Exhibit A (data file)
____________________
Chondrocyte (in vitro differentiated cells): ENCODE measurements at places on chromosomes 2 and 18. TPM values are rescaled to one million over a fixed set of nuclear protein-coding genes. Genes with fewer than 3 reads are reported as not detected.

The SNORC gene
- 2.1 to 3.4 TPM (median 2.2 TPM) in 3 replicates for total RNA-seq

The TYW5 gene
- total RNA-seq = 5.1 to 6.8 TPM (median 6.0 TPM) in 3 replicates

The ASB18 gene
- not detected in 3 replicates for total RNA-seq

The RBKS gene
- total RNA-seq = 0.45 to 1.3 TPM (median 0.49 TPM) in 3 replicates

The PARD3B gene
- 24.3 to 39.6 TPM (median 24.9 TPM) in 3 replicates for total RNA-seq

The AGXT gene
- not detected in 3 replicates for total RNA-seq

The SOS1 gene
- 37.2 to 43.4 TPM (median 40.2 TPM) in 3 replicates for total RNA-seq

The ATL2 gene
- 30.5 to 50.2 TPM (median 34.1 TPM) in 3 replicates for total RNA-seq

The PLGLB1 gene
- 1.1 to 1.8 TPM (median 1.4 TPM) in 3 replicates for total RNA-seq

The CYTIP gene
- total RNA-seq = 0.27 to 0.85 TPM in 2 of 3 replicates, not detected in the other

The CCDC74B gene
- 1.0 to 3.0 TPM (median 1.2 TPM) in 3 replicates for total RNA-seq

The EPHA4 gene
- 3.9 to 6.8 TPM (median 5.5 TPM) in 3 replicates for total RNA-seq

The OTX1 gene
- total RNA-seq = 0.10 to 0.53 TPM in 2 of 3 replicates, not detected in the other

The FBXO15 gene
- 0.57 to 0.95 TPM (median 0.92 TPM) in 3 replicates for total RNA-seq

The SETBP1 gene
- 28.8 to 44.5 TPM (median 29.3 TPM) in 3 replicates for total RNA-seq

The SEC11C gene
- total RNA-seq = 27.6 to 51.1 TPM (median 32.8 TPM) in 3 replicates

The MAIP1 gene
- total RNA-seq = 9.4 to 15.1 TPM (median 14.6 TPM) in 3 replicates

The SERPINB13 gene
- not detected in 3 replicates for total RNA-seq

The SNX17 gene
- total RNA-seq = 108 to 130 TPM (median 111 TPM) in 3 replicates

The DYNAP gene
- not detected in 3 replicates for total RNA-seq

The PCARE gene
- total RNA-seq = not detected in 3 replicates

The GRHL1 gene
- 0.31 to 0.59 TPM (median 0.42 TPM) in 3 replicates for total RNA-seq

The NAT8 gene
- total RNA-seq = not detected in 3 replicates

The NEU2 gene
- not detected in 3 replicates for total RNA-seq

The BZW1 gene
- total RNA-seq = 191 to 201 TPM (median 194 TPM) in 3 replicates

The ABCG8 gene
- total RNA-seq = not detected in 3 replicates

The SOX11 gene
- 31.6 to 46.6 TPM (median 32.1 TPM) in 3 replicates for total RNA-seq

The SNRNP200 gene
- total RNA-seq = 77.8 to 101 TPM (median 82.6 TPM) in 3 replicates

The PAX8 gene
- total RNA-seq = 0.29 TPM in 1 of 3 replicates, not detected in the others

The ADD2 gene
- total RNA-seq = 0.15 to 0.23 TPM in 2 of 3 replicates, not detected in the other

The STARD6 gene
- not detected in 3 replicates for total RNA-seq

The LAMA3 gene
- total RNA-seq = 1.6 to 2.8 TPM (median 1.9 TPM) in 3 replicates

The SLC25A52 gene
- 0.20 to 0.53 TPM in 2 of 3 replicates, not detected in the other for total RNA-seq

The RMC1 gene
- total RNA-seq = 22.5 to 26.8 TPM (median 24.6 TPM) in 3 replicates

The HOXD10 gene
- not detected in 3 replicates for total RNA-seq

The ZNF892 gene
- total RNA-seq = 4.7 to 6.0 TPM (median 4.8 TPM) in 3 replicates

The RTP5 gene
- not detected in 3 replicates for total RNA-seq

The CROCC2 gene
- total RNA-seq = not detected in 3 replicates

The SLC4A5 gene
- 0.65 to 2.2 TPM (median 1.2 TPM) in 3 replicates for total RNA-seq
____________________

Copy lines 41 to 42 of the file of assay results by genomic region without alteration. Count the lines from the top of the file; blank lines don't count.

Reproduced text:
- not detected in 3 replicates for total RNA-seq

The PCARE gene